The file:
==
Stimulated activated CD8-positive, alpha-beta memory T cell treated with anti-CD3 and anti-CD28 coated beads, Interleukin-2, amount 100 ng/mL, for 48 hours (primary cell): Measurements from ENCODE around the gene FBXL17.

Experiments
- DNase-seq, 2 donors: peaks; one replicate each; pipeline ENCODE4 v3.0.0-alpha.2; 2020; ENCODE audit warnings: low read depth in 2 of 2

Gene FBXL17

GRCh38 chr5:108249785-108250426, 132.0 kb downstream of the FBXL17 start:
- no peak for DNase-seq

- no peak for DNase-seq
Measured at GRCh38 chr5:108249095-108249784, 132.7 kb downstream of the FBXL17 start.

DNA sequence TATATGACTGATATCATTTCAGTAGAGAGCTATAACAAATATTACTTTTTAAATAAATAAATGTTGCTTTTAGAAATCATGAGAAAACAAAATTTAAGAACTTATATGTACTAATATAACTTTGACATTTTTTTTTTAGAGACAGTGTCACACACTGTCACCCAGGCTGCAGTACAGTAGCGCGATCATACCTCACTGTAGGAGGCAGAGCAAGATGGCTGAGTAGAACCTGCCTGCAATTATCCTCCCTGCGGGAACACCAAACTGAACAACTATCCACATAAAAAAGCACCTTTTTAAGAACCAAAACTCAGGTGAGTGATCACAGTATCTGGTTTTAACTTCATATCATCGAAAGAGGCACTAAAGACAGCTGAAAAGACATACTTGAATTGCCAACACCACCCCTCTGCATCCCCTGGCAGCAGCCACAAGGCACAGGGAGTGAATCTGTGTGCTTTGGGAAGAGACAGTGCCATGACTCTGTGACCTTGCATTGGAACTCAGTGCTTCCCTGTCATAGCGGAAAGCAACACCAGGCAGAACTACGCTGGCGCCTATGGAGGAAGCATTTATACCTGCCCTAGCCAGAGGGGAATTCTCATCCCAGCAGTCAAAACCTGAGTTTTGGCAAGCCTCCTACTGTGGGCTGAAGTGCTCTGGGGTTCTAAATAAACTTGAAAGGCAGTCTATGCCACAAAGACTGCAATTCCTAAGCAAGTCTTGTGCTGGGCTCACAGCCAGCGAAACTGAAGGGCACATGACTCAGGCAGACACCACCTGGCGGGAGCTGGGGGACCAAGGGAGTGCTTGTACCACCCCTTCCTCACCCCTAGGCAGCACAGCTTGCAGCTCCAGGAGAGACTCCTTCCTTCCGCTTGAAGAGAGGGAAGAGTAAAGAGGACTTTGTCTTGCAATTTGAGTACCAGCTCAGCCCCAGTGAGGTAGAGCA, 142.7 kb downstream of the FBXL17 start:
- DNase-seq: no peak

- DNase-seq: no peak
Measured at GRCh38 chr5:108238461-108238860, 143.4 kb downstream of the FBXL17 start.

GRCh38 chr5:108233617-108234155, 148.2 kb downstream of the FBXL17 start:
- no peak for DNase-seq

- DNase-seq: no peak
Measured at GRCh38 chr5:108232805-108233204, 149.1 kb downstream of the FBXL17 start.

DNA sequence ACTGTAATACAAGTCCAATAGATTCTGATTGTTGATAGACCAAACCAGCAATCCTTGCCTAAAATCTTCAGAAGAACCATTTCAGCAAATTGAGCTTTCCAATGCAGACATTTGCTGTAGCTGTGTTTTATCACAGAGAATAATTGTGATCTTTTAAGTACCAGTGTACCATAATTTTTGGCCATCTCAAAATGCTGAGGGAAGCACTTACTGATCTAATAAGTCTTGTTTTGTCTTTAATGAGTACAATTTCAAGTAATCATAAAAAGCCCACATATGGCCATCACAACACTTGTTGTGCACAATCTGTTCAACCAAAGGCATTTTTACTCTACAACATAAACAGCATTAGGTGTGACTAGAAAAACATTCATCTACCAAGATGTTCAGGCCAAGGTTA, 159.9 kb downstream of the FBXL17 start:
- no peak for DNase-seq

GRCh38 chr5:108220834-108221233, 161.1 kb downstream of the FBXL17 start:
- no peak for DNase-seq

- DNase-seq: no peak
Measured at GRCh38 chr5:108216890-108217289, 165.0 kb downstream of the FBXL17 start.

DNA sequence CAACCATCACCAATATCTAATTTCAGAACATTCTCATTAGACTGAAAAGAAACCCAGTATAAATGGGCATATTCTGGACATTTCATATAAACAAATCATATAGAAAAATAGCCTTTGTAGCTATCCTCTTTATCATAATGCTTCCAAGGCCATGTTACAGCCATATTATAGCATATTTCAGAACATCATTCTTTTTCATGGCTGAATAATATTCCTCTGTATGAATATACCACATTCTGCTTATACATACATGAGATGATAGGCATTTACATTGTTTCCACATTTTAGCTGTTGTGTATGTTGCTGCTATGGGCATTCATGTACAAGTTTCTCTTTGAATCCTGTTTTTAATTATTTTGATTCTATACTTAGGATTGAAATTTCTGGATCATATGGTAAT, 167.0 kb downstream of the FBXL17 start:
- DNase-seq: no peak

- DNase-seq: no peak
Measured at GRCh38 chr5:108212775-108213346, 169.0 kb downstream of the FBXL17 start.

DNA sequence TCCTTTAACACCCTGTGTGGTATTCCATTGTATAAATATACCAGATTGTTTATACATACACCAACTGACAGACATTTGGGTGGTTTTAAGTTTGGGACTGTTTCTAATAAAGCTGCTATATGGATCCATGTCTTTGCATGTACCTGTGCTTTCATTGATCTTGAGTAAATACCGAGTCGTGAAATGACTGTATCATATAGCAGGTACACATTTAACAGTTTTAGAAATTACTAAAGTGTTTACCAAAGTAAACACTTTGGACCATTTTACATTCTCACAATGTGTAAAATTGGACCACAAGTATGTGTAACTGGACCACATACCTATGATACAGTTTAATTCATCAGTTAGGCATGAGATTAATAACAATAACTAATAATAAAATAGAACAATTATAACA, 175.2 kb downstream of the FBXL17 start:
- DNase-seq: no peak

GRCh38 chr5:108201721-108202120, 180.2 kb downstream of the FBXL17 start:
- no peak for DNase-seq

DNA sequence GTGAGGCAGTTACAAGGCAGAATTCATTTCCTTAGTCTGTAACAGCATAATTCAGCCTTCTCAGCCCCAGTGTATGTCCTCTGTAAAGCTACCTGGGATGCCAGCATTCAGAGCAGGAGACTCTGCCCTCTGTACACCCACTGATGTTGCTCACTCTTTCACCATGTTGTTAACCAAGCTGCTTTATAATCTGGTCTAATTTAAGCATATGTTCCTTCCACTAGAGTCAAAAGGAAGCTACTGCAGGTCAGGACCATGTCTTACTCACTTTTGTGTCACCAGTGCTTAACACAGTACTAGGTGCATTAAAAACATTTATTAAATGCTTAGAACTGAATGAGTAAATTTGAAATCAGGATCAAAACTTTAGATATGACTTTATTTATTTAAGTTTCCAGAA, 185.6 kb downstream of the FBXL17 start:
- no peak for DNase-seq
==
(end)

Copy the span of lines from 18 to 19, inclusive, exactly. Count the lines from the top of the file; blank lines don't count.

- no peak for DNase-seq

GRCh38 chr5:108220834-108221233, 161.1 kb downstream of the FBXL17 start: